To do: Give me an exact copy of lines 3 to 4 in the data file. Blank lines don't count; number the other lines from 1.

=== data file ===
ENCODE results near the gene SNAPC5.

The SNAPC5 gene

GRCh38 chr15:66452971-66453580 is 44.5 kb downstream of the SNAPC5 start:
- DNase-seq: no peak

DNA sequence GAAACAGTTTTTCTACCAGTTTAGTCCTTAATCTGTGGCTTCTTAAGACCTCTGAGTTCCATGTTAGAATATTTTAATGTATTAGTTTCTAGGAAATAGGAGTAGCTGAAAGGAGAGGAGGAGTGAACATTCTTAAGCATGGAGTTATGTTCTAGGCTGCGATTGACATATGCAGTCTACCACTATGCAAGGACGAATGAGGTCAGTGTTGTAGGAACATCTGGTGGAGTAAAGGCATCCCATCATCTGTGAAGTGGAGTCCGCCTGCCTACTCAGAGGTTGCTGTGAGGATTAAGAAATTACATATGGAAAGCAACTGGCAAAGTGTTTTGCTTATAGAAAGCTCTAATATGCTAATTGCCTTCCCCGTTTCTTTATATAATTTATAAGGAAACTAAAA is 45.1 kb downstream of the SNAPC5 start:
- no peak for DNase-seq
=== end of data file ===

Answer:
GRCh38 chr15:66452971-66453580 is 44.5 kb downstream of the SNAPC5 start:
- DNase-seq: no peak